I barely saw him leave—just a blur of green and white. Jody followed, running away so quickly he might as well have teleported.
Out of the corner of my eye, Jaclyn appeared in the air, arcing upward, and landing at the edge of a third floor cell as I flew in. We both skidded to a stop on the floor, ripping the brown carpet.
Dayton stood on the walkway, past the shattered remains of the wooden door and its frame. He began to turn his head back toward us, probably noticing the noise, but even as he did, his eyes widened, and he began to pull himself over the metal railing.
I couldn’t see if he made it because fire filled my vision except for a string of errors from the suit’s readouts, all of which could be summarized by the phrase, “It’s getting too hot.”
I didn’t need to be told. It felt hot.
Anyway, one error message did tell me something I couldn’t tell from my own senses—the rockets’ fuel was nearing its autoignition point i.e. the temperature at which the rocketpack goes boom.
I dived to my left, hoping to put a wall between me and the blast. It worked. Getting out of the direct blast brought the temperature down—the difference between standing in a river of fire and standing next to it.
From inside came the sound of tearing metal and a high pitched shout. The flames disappeared, leaving a scorched path down the middle of the carpet.
On the other side of the room, Jaclyn stepped away from the prisoner, a short, blond guy she’d evidently shielded from the blast.
“Ready?” She pulled up her arms, and bent her legs a little, ready to sprint in. I took her meaning. If Destruction Boy were watching the doorway, we’d have a better chance if we moved quickly than if we carefully peered out the door.
“I think,” I said, and then stopped. “No, wait. Roachbots.”
My most recent repairs and revisions had integrated them more deeply into the suit. A few clicks to my palms later, and a couple roachbots shot out of an armored box hanging on the Rocket suit’s belt.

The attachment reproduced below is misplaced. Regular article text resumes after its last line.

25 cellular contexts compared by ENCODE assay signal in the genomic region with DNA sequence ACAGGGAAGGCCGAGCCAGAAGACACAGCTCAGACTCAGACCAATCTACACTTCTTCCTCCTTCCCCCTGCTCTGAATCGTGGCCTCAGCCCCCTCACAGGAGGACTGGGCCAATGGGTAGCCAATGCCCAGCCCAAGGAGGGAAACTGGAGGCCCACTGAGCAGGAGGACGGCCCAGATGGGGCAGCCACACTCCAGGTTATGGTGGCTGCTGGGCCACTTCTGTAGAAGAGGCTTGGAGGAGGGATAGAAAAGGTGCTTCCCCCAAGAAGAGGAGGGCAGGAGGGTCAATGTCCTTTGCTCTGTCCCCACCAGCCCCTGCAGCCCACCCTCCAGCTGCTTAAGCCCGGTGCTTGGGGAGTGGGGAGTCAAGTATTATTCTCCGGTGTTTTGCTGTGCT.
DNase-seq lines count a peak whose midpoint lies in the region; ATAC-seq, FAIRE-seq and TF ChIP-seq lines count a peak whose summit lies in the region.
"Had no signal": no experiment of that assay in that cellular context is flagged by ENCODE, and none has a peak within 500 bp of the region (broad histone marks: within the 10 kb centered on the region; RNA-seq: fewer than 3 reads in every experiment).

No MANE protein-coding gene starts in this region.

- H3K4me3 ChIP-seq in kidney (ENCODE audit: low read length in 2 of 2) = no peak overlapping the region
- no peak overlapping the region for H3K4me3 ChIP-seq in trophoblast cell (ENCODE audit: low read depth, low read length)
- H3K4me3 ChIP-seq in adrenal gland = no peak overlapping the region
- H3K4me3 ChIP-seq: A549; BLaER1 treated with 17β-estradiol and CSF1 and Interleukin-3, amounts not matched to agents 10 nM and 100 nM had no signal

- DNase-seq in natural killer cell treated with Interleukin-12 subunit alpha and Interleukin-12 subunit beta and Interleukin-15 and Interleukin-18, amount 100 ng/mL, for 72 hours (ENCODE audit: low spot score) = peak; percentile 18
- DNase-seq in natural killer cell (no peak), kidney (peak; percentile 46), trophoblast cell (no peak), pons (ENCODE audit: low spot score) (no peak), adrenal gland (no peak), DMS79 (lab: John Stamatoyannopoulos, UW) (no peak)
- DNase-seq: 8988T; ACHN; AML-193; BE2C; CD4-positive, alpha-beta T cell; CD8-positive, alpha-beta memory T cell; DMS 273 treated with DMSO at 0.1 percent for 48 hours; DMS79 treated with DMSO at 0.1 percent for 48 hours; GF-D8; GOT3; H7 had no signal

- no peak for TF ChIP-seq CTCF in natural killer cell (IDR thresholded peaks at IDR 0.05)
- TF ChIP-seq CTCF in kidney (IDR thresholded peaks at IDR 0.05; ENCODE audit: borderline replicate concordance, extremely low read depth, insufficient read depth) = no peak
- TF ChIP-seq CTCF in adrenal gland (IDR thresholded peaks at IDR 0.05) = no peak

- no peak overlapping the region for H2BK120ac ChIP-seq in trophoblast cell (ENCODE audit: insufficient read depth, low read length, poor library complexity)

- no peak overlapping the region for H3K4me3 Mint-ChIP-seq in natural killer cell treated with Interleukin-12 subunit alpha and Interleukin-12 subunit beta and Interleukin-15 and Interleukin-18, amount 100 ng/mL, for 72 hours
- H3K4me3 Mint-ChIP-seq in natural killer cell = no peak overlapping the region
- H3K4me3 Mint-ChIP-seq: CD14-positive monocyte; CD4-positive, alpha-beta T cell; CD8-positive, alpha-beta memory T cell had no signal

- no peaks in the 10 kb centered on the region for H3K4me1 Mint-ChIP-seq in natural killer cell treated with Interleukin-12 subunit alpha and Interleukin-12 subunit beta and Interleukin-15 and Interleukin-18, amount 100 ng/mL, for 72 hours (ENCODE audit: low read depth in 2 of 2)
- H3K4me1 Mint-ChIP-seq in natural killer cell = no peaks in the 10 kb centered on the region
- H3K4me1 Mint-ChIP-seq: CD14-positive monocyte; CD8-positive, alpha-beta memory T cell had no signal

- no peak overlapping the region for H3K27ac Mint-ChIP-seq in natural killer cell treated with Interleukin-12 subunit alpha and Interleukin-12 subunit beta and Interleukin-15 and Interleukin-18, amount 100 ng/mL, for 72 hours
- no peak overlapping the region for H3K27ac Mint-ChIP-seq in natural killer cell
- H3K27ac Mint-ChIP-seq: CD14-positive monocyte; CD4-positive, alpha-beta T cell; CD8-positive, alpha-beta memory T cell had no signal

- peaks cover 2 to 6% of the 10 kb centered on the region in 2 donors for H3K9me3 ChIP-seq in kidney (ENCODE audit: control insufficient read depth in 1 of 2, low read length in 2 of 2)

Near the top of my vision, a small box showed me the scene in “Roachbot Vision.” The first bot flew left once it reached the walkway, and clung to the bottom of the next floor’s walkway. The second flew to the ceiling.
I could switch between their perspectives, and did.
From them, I got an overall view of the room. Five floors of cells, each floor with its own walkway, stacked on top of each other. Chairs, tables, and a big screen television sat in the open area on the first floor.
Destruction Boy lay on the walkway opposite us and up a floor, covered by metal railings. Meanwhile, Dixie Supergirl had been flying from cell to cell, smashing open the cell doors, starting on the sixth floor. Now she’d turned, and started to fly downward toward Sean.
Well, kind of toward Sean, but more toward the cloud of steel railings and steel reinforced concrete flying above him. The roachbot couldn’t locate Dayton or Jody, but on the bright side it didn’t send me pictures of charred skeletons either.
“Sean’s taking on Dixie Supergirl. Destruction Boy’s over there, possibly hurt.”
She said, “I’ll check Destruction Boy. Bring Dixie down where I can reach her.”
“Right—” I began, but she blurred, ran to the edge of the walkway, and jumped. I followed her out the doorway, and turned on the rockets.
Above me, a chunk of railing hit Dixie, throwing her sideways into the fifth floor walkway. It didn’t knock her unconscious. Instead, she hovered there, and gave a strange, almost yodeling scream.
To say that it was loud would be an understatement. Glass started cracking everywhere. The building’s walls vibrated with the noise. The railings on the walkways blurred, and the one directly across from Dixie Supergirl vibrated so much it came loose, falling onto the walkway.
I’m sure the noise was unbearable, but I wouldn’t know. The same systems the Rocket suit used to protect itself (and me) when I attacked with its weaponized sonics activated when she screamed. After the initial burst of noise, it faded to the level of normal conversation.
Sean didn’t have any protection. He grimaced, and held his hands over his ears.
The railings he’d been hitting her with fell. The cloud of metal he’d held around himself for protection fell with them. After a chunk of steel and concrete hit him in the shoulder, he fell too.
If I were going to catch him, I’d have to fly through that crap.
Worse, if I wanted to be able to live with myself later, I’d have to try.